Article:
Photo quality

  • Photos must be printed on photo-quality paper at a high resolution
  • There should be no ink marks or creases
  • Digital enhancements or changes are not acceptable
  • The reverse of the photos must be white and unglazed
  • Black and white photos are recommended as they're digitally printed onto the passport in black and white. But we also accept colour photos.

Passport photo do's and don'ts

Pose

  • Do centre your head in the photo
  • Do look directly at the camera
  • Do make sure your facial features are clearly visible, from the bottom of your chin to the crown of your head
  • Don't tilt your head up/down or left/right

Expression

  • Do keep your facial expressions neutral (no raised eyebrows, frowns)
  • Do keep both eyes open and your mouth closed
  • Don't smile

Glasses, head covers and clothing

  • Do wear your glasses (if you normally wear them) but make sure there's no reflection on the lenses and the frames don't obscure your eyes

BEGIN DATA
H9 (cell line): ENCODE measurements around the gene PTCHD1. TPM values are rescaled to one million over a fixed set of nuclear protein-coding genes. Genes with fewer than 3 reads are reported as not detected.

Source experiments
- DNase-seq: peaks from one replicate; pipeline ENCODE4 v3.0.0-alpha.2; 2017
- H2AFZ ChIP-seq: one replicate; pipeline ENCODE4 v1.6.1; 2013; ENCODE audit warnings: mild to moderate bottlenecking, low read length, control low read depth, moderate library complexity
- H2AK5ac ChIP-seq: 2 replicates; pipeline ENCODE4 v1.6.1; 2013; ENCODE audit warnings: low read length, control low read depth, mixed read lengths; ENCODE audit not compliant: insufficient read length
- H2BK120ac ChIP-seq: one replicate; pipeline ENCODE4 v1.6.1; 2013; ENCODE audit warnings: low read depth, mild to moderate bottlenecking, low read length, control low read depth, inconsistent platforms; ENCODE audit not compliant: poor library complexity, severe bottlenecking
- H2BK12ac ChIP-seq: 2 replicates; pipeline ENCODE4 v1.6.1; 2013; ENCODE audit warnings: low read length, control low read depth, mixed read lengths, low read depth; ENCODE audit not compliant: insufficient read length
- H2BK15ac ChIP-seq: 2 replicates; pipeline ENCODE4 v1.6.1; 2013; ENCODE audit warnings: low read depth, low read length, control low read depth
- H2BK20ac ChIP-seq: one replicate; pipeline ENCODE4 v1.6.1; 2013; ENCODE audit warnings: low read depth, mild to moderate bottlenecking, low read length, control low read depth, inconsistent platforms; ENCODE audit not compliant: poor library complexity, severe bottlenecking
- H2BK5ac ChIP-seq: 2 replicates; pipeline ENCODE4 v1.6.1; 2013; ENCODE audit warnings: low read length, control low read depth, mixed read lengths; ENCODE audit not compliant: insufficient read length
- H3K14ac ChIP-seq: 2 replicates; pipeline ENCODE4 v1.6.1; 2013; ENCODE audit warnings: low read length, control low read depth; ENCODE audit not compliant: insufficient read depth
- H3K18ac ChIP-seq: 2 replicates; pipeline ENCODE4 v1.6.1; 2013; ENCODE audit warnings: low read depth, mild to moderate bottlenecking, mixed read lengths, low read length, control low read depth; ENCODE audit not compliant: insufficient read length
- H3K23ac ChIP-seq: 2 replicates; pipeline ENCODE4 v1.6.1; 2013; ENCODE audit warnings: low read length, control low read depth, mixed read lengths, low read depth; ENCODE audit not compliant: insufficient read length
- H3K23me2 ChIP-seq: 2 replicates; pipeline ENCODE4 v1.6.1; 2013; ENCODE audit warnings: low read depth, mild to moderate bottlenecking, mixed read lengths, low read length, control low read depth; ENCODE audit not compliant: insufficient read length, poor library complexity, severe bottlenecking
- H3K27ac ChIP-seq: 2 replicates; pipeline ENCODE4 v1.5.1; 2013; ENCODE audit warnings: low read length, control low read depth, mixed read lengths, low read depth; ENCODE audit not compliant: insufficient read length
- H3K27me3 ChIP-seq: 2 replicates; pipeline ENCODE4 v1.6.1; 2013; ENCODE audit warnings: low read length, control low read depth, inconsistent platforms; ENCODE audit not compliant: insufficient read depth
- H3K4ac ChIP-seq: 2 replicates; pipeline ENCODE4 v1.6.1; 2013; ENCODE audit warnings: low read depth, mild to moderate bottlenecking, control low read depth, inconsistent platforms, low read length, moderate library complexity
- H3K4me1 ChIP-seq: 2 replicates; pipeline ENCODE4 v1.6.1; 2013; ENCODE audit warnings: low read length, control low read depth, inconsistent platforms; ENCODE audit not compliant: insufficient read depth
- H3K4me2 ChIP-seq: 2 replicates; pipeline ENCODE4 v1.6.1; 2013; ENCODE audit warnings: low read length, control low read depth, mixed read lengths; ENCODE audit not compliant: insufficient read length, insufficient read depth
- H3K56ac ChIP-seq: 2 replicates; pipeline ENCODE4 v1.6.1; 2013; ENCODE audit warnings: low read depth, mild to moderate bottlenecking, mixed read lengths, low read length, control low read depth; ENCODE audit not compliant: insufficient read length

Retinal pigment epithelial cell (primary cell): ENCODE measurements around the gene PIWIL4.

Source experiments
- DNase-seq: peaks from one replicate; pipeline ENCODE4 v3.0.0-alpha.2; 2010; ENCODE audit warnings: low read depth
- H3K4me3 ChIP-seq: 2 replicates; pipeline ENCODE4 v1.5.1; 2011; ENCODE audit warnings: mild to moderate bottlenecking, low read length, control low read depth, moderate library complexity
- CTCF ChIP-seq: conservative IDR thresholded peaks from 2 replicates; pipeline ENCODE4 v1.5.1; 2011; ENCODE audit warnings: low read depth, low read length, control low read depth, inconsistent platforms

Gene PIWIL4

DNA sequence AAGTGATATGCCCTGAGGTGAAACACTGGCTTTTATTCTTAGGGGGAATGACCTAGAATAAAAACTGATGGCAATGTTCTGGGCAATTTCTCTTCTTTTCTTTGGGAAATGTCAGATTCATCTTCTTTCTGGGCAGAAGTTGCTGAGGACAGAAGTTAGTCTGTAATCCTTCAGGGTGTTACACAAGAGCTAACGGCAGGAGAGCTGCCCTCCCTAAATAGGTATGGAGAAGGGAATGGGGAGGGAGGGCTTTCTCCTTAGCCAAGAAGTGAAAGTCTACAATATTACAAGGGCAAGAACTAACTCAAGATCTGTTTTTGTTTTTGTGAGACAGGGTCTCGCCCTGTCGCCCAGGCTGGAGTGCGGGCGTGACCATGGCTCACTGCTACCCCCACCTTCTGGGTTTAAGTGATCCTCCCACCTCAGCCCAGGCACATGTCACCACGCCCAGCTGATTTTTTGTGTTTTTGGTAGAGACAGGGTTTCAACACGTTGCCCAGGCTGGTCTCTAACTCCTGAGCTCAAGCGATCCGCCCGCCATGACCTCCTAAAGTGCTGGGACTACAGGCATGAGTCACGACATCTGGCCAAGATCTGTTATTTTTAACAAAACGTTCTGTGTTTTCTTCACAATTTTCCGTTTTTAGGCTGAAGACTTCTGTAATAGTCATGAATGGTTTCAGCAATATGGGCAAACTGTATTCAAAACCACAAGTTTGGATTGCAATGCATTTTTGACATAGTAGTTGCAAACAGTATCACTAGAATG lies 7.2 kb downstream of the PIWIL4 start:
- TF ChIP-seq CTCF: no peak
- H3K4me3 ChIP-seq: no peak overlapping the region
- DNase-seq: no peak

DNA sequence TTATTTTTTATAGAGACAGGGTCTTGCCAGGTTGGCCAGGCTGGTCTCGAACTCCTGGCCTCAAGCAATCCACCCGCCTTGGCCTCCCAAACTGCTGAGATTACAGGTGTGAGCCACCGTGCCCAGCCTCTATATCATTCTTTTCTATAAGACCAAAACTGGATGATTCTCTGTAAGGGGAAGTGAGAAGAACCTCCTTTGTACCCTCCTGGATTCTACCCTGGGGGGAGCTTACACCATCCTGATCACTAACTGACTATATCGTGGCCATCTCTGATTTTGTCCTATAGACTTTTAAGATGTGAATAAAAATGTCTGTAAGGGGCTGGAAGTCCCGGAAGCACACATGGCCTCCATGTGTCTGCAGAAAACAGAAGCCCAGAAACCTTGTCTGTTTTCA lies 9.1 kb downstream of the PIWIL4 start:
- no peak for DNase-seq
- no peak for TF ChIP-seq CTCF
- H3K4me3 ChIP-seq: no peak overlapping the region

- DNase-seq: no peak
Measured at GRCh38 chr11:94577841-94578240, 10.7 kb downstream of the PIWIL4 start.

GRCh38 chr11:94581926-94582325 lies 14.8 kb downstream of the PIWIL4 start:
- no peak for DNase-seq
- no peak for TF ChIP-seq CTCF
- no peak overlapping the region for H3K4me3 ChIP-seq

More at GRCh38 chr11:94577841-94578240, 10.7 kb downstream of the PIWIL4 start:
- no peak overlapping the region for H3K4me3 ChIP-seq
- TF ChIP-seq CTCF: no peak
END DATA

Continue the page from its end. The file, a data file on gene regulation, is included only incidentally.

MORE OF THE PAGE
• Don't wear sunglasses or glasses with tinted lenses, unless they're prescription
  • Don't wear a head covering unless it's for religious or medical reasons
  • Don't wear a uniform, civil or military (e.g. showing epaulettes, insignia)

Infants

Infants or very young children who can't support themselves should be photographed lying down on a plain, white surface. No one else should appear in the photo, so make sure that hands or arms used to support the child are not visible.

People with disabilities

If you have a disability that prevents you meeting all of these requirements, contact us and we will offer you further advice.